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The flowers of history, especially such as relate to the affairs of Britain. Vol. II. A.D. 1066 to A.D. I307.


Sir John Froissart's Chronicles of England, France, Spain and the Ajoining Countries from the latter part of the reign of Edward II to the coronation of Henry IV in 12 volumes 

Chronicles of Enguerrand De Monstrelet (Sir John Froissart's Chronicles continuation) in 13 volumes 

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The flowers of history, especially such as relate to the affairs of Britain. Vol. II. A.D. 1066 to A.D. I307.
page 601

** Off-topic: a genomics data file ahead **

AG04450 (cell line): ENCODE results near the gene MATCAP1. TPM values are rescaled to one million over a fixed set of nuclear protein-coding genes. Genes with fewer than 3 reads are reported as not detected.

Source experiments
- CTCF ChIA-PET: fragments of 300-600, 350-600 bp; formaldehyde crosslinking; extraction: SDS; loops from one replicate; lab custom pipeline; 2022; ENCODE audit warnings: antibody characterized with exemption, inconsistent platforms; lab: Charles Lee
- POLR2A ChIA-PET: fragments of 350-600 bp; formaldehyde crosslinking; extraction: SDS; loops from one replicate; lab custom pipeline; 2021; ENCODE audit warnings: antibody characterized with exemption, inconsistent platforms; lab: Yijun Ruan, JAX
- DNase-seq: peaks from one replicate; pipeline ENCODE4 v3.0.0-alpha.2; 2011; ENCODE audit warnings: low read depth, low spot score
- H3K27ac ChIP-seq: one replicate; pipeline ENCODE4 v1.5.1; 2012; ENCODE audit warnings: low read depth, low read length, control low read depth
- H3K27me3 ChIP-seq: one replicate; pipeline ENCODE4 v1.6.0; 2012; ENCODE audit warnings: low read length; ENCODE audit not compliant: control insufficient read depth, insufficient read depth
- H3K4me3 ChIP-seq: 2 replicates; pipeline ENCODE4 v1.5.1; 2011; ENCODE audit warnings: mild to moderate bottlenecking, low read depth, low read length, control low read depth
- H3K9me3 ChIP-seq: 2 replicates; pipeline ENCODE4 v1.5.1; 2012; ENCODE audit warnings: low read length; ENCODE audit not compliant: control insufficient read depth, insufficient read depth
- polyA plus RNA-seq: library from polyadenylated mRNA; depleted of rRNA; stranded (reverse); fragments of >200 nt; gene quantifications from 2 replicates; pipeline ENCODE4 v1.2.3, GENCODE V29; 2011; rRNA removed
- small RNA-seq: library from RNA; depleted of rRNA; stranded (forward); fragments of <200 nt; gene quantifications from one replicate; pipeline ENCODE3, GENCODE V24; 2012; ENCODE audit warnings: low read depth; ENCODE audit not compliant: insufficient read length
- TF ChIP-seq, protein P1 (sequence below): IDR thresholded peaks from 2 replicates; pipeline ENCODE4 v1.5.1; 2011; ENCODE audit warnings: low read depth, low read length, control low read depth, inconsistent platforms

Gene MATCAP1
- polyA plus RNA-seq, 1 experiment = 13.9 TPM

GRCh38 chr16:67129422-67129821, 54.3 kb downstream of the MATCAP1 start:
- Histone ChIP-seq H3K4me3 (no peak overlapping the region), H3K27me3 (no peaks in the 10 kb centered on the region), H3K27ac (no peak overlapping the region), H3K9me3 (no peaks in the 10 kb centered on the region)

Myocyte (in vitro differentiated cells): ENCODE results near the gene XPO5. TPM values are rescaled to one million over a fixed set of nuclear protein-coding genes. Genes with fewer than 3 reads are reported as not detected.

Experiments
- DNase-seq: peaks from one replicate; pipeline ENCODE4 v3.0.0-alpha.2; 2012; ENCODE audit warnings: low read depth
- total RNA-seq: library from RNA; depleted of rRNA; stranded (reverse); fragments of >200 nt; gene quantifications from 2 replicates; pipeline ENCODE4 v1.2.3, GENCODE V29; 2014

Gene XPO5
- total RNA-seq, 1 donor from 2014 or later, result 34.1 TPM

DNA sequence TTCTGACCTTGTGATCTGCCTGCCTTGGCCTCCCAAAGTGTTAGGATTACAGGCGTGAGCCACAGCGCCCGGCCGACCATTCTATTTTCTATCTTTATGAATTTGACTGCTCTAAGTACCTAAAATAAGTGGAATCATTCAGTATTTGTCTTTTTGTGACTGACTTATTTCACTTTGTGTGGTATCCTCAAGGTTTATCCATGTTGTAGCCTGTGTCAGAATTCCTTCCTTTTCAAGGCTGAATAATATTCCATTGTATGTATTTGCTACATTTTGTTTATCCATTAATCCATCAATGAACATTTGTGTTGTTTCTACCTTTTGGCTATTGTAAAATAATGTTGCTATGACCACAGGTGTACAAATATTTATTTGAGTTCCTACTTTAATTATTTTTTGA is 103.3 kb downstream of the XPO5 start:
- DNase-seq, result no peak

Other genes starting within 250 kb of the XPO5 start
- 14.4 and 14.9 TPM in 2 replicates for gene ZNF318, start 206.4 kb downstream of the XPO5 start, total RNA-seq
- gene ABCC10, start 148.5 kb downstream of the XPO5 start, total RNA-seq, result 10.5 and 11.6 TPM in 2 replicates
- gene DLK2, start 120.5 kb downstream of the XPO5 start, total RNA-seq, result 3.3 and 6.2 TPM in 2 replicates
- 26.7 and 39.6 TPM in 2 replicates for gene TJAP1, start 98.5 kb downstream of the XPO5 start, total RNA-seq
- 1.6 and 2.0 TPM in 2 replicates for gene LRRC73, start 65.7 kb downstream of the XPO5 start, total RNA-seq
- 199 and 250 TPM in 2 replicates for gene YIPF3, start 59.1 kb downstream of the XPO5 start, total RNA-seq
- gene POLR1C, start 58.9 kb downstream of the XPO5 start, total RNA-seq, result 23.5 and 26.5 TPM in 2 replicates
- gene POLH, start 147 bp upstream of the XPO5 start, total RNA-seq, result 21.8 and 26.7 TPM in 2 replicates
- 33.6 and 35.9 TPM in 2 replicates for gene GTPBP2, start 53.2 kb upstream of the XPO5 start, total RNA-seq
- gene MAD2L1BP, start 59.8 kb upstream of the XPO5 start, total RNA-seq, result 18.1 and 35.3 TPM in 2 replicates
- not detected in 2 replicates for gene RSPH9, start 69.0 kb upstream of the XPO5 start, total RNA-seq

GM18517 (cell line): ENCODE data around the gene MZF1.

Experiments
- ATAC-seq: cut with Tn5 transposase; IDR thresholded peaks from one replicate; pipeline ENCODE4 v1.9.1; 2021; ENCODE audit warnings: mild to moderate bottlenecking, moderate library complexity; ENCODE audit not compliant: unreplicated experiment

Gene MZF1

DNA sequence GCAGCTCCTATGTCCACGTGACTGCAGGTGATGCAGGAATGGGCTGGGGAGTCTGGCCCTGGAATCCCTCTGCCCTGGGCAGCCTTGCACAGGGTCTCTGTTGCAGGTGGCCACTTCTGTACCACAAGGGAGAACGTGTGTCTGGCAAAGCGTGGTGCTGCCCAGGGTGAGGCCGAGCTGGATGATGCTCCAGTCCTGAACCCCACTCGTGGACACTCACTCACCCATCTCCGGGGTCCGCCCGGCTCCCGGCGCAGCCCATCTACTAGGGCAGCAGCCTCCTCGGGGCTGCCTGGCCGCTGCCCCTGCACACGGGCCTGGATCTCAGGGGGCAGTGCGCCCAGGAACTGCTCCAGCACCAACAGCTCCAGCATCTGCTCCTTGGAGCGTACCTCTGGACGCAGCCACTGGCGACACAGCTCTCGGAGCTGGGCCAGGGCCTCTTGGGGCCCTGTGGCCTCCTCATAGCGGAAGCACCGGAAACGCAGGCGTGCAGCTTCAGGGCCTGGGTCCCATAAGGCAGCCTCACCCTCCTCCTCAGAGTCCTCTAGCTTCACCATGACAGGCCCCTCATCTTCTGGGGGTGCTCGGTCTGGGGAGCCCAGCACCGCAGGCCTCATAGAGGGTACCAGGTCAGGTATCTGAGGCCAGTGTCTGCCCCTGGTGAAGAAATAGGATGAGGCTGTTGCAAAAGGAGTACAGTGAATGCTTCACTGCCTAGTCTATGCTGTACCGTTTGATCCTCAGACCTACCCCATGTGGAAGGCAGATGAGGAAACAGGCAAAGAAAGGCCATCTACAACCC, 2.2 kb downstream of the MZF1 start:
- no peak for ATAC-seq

the earls and barons, not for the future to commit such oppression. Moreover, order was made that for the obtaining a remedy for these things, ambassadors appointed for the purpose should be sent to the pope. In the same parliament, some statutes were passed, affecting the members of religious orders, who had their chief houses in another kingdom. And there came to that parliament, about the feast of Saint Peter, a certain cardinal of Saponetta, Master Peter the Spaniard, having been sent by the pope as legate à latere, to perform been arranged between Edward, the eldest son of the king of England, and Isabella, the daughter of the king of France, as had been previously ordained by pope Boniface, acting, as it were, as a mediator of peace. And he made answer, by the king, that he was ready to perform all that was commanded him, provided that the king of France, on his part, was willing to fulfil those engagements which depended on him. For the king of France, while he held Guienne, had given the castle which is called Mauleon to a certain knight, who still retained possession of it, and would not restore it at the command of the king of France. On which account, it is said, that that marriage was delayed to this time. Therefore, the cardinal returned to London, in order to await certain directions on this point, and to plunder the churches of England. For he wished, according to authority given in the bull, to receive from each church belonging to a cathedral, or convent, and from all regular and irregular churches and priories, twelve marks sterling. And from the rectories, eightpence out of his mark. But the clergy of England appealed against this exaction. And it was ordered by the king's council, that that cardinal ought not to have more than cardinal Othobonus had formerly received, when he was legate in England, namely, the half of what was now demanded. This vear, on the ninth day of February, a certain Scot of Galway, Duncan Macdonal by name, fell in with a large vessel, manned with seven hundred warriors, who landed in his territories, and encountered them with not more than three hundred men, and slew nearly all their host, some in battle, some in the woods, some in the harbour, and some as they were flying ; many also were drowned in the sea. But the bodies of the chief men of those who were slain in the battle, he brought to the lord the king, namely, Malcolm Macail, lord of Kentirhead, and also the

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